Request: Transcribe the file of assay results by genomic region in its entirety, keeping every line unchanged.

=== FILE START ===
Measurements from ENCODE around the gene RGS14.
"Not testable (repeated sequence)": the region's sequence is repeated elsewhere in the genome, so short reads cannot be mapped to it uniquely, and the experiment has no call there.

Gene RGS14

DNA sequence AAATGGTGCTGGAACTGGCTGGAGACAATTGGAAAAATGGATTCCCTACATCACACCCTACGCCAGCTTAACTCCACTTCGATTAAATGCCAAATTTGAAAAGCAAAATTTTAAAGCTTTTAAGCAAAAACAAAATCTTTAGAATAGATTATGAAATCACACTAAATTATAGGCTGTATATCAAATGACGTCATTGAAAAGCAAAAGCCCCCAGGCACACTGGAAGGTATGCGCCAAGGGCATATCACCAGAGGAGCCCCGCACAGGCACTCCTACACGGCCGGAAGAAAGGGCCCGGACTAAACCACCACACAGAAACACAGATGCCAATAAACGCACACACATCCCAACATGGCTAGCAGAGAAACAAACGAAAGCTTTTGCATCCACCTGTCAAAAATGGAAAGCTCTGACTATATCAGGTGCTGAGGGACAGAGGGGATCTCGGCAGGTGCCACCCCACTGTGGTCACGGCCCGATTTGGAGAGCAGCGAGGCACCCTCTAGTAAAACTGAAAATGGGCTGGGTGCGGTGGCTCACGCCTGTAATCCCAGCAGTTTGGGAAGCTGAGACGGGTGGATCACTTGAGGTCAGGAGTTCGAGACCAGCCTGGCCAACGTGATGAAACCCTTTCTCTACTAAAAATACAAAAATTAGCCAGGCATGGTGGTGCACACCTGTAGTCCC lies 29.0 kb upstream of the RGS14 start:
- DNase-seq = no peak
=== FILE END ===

Measurements from ENCODE around the gene RGS14.
"Not testable (repeated sequence)": the region's sequence is repeated elsewhere in the genome, so short reads cannot be mapped to it uniquely, and the experiment has no call there.

Gene RGS14

DNA sequence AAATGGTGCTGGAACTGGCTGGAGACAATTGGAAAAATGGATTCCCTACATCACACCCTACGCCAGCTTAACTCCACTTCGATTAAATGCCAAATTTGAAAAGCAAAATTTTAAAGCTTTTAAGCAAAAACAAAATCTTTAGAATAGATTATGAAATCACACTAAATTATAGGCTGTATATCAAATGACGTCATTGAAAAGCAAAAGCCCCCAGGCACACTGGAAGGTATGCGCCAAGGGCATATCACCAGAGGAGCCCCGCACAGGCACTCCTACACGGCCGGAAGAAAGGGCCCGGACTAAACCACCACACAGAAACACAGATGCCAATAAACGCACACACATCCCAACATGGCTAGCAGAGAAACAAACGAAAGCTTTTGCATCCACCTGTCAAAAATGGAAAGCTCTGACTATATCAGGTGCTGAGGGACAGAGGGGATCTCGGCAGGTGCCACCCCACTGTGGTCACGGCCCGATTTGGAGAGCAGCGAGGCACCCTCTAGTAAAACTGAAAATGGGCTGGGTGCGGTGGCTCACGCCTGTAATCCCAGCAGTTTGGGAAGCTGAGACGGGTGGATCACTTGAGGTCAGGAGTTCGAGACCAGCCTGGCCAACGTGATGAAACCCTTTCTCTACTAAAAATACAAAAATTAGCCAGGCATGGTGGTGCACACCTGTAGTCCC lies 29.0 kb upstream of the RGS14 start:
- DNase-seq = no peak